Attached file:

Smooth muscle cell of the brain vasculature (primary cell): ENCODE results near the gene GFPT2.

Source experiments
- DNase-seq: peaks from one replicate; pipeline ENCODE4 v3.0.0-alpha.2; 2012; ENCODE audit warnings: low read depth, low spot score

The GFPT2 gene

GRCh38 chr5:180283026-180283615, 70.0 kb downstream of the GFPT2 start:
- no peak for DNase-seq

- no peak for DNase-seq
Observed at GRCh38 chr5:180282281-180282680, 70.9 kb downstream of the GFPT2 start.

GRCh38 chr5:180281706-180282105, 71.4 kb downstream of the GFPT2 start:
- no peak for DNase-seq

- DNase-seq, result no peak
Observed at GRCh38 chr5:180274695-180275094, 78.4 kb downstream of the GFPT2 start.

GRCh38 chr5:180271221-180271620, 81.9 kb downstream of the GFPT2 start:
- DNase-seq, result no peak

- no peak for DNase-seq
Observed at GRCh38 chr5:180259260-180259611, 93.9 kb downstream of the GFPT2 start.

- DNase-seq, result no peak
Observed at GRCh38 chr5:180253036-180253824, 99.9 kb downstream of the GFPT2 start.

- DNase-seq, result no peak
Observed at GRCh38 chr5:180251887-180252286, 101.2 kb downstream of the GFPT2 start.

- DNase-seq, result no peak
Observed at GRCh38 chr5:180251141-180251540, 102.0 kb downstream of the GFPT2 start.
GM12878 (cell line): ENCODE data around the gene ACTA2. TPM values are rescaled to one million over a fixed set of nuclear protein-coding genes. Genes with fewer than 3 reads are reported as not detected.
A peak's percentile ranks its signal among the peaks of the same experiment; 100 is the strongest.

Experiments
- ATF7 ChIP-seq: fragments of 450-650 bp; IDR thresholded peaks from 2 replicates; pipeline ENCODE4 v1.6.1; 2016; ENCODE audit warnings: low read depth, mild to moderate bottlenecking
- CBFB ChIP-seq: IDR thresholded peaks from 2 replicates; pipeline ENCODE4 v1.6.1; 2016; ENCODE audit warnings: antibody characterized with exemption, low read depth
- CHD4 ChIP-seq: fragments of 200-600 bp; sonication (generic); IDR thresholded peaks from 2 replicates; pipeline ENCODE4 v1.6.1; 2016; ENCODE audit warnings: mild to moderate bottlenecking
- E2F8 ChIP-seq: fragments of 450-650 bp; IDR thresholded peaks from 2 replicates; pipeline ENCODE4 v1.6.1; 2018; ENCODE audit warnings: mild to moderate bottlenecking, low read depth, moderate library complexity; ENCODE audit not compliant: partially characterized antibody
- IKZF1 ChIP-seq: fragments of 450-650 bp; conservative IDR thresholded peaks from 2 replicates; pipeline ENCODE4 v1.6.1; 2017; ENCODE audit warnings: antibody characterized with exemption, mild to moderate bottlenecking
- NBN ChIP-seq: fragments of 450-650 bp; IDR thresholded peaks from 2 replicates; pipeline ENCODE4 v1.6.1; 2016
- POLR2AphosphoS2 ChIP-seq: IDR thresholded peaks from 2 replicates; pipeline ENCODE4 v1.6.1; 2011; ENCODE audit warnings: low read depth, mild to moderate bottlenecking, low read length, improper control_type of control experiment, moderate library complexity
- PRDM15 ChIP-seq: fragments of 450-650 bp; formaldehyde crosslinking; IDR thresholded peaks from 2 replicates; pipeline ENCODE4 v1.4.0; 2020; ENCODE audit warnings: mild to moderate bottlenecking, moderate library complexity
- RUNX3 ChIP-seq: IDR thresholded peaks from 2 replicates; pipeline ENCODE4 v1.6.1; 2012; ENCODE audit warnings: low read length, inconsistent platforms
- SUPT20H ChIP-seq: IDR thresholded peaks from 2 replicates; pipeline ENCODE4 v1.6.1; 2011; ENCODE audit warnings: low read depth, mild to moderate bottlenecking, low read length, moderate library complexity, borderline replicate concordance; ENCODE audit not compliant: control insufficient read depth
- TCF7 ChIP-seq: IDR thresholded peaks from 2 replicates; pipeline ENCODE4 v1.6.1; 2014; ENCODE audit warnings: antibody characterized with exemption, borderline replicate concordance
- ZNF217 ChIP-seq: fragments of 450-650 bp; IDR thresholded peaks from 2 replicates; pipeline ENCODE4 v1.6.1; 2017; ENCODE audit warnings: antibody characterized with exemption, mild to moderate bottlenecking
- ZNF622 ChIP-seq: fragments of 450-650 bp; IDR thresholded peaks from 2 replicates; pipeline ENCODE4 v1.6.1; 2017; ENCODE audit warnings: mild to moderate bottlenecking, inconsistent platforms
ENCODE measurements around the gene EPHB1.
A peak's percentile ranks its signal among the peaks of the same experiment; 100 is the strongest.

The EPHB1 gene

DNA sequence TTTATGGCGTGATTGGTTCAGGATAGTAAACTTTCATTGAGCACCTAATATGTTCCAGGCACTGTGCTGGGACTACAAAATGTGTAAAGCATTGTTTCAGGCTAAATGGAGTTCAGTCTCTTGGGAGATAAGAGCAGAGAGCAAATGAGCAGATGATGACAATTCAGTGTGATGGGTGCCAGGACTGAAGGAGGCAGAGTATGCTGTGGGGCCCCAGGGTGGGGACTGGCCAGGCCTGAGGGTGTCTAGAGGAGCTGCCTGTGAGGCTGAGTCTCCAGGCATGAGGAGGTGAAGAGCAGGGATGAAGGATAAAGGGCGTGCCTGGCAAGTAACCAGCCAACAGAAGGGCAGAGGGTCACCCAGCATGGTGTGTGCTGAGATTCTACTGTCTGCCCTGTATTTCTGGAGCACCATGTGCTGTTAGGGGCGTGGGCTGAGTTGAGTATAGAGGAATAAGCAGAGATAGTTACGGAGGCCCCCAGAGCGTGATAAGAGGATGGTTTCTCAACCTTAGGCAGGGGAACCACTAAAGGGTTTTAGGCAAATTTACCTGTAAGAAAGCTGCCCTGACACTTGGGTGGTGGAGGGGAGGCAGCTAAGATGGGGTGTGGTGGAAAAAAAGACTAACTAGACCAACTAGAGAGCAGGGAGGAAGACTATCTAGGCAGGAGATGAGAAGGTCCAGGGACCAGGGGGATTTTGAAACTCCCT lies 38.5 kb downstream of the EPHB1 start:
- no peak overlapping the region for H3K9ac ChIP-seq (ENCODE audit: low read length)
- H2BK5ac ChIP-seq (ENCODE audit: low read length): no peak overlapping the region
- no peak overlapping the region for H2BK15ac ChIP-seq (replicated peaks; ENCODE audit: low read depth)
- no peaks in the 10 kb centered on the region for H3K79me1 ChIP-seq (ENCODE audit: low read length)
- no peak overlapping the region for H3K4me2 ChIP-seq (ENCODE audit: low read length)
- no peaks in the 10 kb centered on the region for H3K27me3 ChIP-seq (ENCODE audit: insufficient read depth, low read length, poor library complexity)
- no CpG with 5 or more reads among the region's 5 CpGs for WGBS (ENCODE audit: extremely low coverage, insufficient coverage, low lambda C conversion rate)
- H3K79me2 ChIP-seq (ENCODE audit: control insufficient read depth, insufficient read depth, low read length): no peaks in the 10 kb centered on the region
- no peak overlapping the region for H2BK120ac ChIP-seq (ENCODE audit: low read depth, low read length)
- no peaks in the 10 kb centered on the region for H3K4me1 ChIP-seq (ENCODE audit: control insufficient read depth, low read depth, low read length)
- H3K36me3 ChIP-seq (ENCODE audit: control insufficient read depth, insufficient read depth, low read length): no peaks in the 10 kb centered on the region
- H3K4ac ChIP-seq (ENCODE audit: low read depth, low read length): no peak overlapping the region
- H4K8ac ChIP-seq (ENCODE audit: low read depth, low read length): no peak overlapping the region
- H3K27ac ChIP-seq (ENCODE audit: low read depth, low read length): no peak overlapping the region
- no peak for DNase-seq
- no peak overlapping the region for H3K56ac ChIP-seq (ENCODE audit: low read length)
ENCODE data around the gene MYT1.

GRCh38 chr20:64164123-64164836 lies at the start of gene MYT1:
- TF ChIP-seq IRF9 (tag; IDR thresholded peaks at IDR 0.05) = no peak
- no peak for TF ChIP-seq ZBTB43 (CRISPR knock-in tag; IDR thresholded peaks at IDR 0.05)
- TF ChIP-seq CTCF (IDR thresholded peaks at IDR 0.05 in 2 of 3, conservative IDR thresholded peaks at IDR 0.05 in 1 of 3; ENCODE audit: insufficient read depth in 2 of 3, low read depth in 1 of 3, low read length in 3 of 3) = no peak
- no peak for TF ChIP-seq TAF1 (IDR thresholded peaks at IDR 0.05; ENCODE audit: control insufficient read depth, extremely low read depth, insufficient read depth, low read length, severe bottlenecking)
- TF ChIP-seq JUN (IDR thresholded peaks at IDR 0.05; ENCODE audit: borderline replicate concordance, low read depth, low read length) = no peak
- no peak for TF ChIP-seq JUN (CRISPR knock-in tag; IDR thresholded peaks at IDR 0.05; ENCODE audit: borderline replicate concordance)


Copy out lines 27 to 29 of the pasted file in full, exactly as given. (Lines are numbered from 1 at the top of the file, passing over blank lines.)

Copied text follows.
- CBFB ChIP-seq: IDR thresholded peaks from 2 replicates; pipeline ENCODE4 v1.6.1; 2016; ENCODE audit warnings: antibody characterized with exemption, low read depth
- CHD4 ChIP-seq: fragments of 200-600 bp; sonication (generic); IDR thresholded peaks from 2 replicates; pipeline ENCODE4 v1.6.1; 2016; ENCODE audit warnings: mild to moderate bottlenecking
- E2F8 ChIP-seq: fragments of 450-650 bp; IDR thresholded peaks from 2 replicates; pipeline ENCODE4 v1.6.1; 2018; ENCODE audit warnings: mild to moderate bottlenecking, low read depth, moderate library complexity; ENCODE audit not compliant: partially characterized antibody